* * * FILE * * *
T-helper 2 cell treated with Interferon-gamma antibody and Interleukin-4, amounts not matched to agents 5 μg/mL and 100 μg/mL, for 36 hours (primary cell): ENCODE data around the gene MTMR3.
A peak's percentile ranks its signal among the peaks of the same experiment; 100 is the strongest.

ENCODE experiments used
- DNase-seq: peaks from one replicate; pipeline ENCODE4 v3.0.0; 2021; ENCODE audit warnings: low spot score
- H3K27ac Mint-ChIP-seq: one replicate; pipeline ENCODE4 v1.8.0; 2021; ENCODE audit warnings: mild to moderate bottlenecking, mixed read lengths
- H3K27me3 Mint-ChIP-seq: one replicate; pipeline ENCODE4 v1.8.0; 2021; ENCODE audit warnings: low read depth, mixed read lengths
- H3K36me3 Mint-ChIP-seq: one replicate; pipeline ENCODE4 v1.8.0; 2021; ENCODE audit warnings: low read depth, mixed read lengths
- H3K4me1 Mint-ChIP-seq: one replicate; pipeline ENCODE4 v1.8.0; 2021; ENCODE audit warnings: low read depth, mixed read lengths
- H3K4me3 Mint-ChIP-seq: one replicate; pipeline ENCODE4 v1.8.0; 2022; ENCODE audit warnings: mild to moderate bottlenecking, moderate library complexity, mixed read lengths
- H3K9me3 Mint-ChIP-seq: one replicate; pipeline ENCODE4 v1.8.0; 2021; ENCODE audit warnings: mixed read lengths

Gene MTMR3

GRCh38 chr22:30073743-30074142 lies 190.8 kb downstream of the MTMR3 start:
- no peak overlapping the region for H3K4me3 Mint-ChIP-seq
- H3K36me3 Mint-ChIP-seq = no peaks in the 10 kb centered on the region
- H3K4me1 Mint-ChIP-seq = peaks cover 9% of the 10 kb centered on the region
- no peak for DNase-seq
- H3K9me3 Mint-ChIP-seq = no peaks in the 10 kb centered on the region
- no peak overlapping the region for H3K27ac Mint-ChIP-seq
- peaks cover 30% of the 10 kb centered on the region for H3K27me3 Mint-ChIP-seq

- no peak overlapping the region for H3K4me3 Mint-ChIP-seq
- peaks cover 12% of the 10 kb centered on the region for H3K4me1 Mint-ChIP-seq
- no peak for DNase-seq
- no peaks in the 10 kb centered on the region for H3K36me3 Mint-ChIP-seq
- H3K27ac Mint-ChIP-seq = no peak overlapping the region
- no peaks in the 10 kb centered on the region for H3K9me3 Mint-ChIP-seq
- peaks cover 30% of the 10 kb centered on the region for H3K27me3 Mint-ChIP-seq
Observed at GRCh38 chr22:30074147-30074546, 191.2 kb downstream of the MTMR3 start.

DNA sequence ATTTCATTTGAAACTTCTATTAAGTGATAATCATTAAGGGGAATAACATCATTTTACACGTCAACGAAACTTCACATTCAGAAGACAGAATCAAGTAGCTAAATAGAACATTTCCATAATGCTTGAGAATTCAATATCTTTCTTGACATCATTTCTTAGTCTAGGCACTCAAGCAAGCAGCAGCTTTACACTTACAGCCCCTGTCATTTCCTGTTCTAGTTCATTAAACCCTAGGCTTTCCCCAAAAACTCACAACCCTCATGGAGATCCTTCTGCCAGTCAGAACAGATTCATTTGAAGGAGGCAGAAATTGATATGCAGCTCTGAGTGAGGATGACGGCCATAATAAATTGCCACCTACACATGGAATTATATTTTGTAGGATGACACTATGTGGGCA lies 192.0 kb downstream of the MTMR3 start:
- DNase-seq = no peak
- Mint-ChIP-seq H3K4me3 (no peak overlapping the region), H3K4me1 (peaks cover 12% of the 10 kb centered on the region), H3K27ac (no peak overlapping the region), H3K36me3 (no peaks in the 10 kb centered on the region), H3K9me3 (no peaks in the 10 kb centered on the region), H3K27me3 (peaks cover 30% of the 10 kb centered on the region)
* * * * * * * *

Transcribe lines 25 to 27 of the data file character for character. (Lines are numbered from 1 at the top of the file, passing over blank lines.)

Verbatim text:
- no peaks in the 10 kb centered on the region for H3K9me3 Mint-ChIP-seq
- peaks cover 30% of the 10 kb centered on the region for H3K27me3 Mint-ChIP-seq
Observed at GRCh38 chr22:30074147-30074546, 191.2 kb downstream of the MTMR3 start.